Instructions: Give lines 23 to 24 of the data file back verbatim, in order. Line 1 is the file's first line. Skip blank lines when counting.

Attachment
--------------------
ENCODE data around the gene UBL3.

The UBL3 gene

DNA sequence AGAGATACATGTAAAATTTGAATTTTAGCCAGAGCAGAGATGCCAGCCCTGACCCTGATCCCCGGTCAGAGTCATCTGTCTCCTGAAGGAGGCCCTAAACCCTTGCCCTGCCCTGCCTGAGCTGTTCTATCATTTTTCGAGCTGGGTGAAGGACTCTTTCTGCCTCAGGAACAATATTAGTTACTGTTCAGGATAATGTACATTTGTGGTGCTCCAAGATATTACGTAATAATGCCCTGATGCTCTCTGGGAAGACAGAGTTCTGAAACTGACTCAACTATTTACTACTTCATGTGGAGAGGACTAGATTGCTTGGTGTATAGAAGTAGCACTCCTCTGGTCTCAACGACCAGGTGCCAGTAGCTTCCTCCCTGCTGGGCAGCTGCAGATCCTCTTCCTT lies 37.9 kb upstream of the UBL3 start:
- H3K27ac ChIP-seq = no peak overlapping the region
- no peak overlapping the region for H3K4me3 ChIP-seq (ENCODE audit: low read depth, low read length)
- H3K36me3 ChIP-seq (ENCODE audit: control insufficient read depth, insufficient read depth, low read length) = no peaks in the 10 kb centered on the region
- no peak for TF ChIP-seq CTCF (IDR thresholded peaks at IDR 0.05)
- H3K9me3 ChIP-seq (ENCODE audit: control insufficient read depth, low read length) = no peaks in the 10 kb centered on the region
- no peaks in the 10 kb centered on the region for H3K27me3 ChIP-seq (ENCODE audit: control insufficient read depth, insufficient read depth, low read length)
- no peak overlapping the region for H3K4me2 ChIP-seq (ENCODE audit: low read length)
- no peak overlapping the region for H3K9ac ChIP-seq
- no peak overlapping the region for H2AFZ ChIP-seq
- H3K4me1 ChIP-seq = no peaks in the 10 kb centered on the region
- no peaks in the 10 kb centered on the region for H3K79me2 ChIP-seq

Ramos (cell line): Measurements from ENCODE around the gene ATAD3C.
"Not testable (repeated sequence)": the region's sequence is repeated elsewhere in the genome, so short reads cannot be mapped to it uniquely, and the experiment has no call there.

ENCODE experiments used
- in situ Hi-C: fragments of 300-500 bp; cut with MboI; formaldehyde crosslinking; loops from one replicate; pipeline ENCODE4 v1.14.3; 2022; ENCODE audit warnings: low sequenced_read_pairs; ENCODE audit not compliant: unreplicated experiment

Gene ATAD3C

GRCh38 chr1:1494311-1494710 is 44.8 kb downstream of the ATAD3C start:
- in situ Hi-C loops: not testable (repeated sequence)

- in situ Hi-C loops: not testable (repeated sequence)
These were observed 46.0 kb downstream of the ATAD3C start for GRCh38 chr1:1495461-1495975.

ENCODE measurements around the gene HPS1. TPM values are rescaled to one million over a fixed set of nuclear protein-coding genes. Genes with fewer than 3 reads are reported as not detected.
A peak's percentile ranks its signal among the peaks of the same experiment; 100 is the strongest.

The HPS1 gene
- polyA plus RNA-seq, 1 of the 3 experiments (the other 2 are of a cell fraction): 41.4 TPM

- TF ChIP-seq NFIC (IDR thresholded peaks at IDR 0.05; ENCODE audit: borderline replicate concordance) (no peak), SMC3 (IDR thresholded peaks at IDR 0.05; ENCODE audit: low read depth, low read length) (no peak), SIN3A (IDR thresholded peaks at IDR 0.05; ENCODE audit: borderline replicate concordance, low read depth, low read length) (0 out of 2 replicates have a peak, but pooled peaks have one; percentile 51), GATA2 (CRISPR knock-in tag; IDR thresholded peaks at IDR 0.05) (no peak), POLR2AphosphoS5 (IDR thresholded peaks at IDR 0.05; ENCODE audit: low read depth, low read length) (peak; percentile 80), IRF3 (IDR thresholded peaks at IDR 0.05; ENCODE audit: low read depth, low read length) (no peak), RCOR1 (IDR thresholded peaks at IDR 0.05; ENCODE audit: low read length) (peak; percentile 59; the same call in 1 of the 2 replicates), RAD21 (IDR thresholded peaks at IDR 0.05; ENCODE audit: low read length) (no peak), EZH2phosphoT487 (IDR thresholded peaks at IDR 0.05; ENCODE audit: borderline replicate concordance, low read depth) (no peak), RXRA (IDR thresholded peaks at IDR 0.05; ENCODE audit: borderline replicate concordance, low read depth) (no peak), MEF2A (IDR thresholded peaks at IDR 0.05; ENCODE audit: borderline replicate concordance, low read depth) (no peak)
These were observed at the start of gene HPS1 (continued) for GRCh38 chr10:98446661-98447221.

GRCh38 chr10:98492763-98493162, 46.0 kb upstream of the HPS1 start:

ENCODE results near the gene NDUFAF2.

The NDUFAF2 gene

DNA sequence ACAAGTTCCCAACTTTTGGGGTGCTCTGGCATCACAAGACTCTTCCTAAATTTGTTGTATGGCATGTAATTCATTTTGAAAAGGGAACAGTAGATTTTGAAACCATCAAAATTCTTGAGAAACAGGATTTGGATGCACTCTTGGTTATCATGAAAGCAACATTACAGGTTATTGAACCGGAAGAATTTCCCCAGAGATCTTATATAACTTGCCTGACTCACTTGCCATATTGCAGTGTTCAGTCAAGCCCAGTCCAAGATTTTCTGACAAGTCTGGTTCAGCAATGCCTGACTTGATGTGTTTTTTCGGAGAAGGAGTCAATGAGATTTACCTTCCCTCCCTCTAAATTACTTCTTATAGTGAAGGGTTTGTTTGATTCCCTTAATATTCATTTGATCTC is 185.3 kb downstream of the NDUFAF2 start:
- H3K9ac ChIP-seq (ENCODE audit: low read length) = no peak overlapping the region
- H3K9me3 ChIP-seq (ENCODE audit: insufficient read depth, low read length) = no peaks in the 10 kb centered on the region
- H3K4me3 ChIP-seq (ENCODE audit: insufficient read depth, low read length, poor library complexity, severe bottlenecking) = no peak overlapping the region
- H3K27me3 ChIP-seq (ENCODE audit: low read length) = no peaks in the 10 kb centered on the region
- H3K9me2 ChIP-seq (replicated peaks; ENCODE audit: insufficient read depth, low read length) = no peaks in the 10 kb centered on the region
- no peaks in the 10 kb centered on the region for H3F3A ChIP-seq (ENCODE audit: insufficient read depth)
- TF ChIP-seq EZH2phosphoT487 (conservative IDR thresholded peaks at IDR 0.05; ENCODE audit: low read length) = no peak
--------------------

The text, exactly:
These were observed 46.0 kb downstream of the ATAD3C start for GRCh38 chr1:1495461-1495975.

ENCODE measurements around the gene HPS1. TPM values are rescaled to one million over a fixed set of nuclear protein-coding genes. Genes with fewer than 3 reads are reported as not detected.